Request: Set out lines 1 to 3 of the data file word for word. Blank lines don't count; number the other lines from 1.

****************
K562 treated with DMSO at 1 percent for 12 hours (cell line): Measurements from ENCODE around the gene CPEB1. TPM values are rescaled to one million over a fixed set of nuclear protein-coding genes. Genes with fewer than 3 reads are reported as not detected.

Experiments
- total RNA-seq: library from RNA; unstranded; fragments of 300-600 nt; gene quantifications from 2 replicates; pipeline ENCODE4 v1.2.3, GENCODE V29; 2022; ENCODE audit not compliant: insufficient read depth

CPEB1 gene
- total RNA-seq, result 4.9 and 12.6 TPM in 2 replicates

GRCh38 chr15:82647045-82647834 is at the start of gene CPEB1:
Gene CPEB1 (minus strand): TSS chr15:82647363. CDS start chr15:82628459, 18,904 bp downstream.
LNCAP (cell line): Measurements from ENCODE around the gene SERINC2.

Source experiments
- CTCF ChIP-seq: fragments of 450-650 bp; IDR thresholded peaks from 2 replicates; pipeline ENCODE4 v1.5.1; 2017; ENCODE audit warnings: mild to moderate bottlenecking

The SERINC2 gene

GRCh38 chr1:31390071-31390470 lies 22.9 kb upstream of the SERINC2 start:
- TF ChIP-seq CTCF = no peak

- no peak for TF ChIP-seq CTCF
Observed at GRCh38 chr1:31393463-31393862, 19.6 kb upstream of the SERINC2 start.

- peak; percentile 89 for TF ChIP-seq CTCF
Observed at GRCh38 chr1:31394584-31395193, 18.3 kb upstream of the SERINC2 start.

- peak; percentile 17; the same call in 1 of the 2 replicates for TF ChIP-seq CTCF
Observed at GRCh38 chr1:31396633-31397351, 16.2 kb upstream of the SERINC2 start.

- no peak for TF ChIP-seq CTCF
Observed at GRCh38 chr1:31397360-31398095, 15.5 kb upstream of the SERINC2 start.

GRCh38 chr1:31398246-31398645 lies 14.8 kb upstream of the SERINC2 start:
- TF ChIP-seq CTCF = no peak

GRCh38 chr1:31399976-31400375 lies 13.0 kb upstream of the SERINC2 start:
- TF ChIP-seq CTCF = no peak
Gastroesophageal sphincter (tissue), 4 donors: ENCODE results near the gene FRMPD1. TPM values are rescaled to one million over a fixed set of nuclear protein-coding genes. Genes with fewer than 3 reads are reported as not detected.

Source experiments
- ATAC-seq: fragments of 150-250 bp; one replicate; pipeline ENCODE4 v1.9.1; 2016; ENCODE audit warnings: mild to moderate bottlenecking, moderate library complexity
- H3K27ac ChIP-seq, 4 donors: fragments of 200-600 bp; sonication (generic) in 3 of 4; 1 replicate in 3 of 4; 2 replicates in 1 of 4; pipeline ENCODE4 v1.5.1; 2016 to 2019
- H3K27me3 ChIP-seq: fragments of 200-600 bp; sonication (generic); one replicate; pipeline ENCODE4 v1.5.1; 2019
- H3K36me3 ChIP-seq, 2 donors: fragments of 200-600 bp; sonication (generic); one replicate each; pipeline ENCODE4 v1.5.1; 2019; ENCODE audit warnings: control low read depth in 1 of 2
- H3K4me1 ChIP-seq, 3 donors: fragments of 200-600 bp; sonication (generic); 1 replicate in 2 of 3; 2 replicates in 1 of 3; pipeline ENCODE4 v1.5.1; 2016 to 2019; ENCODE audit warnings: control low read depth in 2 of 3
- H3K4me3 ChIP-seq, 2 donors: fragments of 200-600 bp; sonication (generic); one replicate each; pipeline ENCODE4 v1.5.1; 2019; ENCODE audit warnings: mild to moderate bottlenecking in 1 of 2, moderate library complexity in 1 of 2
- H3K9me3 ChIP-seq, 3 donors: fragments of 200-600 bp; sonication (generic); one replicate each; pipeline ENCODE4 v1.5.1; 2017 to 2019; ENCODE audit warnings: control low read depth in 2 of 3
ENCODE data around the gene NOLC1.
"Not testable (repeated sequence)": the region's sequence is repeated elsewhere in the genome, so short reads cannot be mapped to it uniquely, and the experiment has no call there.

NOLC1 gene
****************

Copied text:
K562 treated with DMSO at 1 percent for 12 hours (cell line): Measurements from ENCODE around the gene CPEB1. TPM values are rescaled to one million over a fixed set of nuclear protein-coding genes. Genes with fewer than 3 reads are reported as not detected.

Experiments
- total RNA-seq: library from RNA; unstranded; fragments of 300-600 nt; gene quantifications from 2 replicates; pipeline ENCODE4 v1.2.3, GENCODE V29; 2022; ENCODE audit not compliant: insufficient read depth